Friday 21 July 2017

Graham's pick of the 20 best words of advice, ever!

Words of wisdom from a group of celebrities in the know

Graham Norton

Even the most wizened of misers will be generous with one thing – their advice. People love to give it. No matter how sad the jilted lover, everyone else will be only too happy to tell him or her about the other fish in the sea. Patience may be a virtue, but wise friends can't wait to reveal their trite insights into how best to navigate a path through the emotional maze of life. The modern world means that to even approach a computer results in a tsunami of memes telling you to be strong, or kind, or explaining why friends are like your knicker drawer. Yes, to give advice is clearly one of the greatest pleasures in life, so why, then, do so few people ask for it and an even fewer number actually take it?



We can all recognise the wisdom in really good advice but when we are hunched, sobbing on the bed, very little really helps. Of course, I know what the Persian Sufi poets said: "This, too, will pass," but in reality, until it does, I'm going to feel like moving to Minsk to start a new life.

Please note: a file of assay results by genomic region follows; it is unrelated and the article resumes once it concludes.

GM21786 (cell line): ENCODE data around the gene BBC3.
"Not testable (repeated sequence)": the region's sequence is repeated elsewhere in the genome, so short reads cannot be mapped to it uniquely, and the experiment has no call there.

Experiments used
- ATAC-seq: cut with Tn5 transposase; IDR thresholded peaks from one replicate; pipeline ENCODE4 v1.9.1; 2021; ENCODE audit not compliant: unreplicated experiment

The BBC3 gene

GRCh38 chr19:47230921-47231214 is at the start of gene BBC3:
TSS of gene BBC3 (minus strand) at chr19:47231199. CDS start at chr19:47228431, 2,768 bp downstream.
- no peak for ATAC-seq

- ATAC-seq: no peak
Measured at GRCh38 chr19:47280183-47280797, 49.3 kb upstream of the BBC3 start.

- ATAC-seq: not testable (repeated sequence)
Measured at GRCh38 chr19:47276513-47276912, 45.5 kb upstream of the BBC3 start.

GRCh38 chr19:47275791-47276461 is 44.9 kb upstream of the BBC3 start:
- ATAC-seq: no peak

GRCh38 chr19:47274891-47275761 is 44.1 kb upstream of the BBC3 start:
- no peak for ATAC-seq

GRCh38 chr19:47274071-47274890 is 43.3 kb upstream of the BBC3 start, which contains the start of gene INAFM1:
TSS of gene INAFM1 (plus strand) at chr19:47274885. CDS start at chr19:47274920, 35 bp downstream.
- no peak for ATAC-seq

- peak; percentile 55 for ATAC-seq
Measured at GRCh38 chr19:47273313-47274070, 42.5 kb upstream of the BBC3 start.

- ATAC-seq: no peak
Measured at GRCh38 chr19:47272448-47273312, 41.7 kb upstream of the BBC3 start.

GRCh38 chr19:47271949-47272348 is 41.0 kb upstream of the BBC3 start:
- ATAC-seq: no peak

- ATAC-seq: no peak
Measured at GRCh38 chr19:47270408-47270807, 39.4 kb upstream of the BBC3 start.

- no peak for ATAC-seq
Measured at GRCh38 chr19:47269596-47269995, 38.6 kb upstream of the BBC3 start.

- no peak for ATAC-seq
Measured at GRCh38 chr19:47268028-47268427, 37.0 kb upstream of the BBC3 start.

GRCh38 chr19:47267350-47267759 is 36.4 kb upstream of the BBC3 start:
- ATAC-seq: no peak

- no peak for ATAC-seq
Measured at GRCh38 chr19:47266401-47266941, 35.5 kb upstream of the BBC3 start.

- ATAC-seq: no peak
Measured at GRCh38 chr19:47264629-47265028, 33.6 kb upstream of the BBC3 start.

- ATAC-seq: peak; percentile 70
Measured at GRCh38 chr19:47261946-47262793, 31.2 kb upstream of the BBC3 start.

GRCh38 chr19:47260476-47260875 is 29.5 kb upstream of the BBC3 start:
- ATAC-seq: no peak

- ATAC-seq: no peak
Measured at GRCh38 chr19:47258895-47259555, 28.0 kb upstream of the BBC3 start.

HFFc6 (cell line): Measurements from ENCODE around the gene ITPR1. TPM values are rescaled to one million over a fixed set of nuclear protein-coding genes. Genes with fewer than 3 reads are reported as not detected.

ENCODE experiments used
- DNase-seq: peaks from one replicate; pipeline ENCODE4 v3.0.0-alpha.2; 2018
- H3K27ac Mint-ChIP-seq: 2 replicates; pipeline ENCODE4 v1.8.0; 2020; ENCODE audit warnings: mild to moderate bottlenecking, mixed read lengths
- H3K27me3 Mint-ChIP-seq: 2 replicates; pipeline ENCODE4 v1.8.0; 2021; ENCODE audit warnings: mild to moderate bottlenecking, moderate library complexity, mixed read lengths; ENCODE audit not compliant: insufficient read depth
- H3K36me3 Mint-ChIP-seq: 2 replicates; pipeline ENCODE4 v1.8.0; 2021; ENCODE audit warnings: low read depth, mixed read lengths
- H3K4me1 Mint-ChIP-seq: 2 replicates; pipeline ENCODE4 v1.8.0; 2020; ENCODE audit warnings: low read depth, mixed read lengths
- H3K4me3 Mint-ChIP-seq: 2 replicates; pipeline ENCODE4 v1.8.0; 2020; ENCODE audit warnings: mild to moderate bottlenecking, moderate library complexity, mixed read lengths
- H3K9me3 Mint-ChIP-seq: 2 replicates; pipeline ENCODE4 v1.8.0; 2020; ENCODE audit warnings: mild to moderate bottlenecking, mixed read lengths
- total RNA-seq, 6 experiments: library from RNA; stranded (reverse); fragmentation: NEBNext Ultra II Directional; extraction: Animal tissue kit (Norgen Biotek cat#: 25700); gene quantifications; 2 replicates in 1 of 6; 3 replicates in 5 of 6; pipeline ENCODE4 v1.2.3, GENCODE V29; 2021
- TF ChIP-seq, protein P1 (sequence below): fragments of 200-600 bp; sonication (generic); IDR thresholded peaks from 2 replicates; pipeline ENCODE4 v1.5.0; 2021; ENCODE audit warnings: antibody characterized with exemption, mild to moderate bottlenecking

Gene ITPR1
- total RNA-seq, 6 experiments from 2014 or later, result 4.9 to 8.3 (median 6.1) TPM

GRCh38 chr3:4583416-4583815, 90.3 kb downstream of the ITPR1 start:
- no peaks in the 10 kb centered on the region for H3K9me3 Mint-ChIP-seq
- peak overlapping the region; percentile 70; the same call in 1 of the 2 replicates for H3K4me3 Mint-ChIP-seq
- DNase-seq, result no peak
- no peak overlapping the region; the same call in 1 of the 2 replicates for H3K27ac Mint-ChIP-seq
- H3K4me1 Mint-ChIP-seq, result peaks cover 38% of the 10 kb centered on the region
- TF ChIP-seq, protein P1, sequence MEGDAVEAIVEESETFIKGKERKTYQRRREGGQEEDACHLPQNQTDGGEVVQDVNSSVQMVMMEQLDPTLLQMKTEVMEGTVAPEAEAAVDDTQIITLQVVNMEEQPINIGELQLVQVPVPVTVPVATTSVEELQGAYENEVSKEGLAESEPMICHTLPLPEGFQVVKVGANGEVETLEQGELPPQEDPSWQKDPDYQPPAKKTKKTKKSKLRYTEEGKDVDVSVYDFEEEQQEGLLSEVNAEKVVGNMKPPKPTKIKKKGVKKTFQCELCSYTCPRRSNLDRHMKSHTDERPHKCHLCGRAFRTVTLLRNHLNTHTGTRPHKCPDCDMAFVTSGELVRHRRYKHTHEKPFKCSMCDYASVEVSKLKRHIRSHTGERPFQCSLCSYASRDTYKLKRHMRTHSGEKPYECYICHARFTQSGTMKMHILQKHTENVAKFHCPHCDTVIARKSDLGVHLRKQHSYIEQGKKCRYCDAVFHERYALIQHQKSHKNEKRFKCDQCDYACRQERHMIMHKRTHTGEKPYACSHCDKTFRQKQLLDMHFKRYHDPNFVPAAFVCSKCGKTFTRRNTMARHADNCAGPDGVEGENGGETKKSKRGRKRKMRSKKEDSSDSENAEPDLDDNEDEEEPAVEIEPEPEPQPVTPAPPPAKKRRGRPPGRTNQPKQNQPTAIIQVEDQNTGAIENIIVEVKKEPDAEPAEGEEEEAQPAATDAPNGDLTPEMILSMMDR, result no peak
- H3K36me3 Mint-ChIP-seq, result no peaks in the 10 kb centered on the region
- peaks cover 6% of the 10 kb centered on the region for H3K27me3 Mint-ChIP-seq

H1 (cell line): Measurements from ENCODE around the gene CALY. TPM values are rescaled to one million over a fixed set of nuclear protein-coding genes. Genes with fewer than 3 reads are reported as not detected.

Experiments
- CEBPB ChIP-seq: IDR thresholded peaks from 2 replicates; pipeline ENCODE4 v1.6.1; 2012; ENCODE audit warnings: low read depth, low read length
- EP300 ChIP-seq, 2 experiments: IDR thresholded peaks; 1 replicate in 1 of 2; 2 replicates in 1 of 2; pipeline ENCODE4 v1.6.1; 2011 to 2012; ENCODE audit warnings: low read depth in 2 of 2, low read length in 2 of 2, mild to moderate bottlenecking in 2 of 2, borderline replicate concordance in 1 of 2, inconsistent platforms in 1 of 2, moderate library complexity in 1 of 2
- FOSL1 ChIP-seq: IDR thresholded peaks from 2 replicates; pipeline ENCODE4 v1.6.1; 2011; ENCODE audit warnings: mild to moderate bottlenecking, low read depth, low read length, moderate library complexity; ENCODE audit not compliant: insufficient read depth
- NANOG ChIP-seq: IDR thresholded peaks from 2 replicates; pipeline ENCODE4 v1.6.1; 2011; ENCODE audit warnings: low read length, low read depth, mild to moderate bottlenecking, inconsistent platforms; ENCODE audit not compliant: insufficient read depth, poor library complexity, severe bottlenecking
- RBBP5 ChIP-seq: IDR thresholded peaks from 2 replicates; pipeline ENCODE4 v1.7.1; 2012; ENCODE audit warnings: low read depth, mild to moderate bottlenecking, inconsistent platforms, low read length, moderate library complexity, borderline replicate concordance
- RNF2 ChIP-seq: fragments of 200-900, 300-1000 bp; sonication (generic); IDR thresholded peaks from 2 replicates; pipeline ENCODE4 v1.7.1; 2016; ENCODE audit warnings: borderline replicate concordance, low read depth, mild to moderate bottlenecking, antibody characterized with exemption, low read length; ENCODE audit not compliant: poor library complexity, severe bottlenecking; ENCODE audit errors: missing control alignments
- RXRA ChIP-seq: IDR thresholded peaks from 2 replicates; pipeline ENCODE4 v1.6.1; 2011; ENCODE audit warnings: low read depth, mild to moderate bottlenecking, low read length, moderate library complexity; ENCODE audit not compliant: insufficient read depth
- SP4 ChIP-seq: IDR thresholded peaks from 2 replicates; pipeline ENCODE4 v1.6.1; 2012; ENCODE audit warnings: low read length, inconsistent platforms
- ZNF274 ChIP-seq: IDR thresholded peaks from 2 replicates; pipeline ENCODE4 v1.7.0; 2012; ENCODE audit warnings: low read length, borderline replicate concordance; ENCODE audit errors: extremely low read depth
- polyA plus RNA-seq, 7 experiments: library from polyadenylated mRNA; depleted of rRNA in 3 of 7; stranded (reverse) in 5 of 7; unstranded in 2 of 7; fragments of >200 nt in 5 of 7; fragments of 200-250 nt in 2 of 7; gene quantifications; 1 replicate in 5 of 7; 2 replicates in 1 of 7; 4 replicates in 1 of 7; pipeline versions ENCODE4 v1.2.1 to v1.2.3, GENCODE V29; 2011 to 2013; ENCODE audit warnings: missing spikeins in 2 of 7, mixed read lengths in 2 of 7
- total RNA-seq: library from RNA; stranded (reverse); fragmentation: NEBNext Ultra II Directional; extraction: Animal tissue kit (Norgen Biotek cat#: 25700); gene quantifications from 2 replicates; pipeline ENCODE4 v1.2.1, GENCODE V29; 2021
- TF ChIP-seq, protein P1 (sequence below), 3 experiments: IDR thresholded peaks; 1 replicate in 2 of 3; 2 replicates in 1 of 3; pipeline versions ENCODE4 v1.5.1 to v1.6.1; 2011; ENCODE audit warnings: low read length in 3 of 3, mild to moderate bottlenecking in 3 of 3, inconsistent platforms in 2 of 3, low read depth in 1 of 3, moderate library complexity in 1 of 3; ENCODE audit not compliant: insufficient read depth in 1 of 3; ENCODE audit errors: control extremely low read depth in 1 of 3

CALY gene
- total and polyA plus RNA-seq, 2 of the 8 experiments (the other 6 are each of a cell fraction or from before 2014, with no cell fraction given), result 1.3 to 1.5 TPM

I firmly believe that the vast majority of those who ask for advice aren't really looking for it. Just asking or composing the letter will probably have been the most helpful part and they will have decided on a course of action long before they receive any response. The same is true of the tearful huddle in the wine bar. Telling a friend what's wrong gives the problem a solid form that one can cope with. Leaving things unexpressed means that a worry can transform into a damp grey blanket of gloom that will envelop your whole life. If I was on Facebook right now I might post a picture of some meat with the legend: "Problems are like a fine steak – better flash fried than left to stew." In our gut we all know what to do, but sometimes we need someone else to give us a push.

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